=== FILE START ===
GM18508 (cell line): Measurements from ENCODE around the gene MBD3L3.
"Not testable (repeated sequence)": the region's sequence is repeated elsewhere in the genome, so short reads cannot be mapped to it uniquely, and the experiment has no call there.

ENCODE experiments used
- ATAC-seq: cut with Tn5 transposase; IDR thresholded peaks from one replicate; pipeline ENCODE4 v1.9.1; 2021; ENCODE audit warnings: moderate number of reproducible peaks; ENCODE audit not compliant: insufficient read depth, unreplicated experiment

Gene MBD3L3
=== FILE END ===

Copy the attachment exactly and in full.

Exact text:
GM18508 (cell line): Measurements from ENCODE around the gene MBD3L3.
"Not testable (repeated sequence)": the region's sequence is repeated elsewhere in the genome, so short reads cannot be mapped to it uniquely, and the experiment has no call there.

ENCODE experiments used
- ATAC-seq: cut with Tn5 transposase; IDR thresholded peaks from one replicate; pipeline ENCODE4 v1.9.1; 2021; ENCODE audit warnings: moderate number of reproducible peaks; ENCODE audit not compliant: insufficient read depth, unreplicated experiment

Gene MBD3L3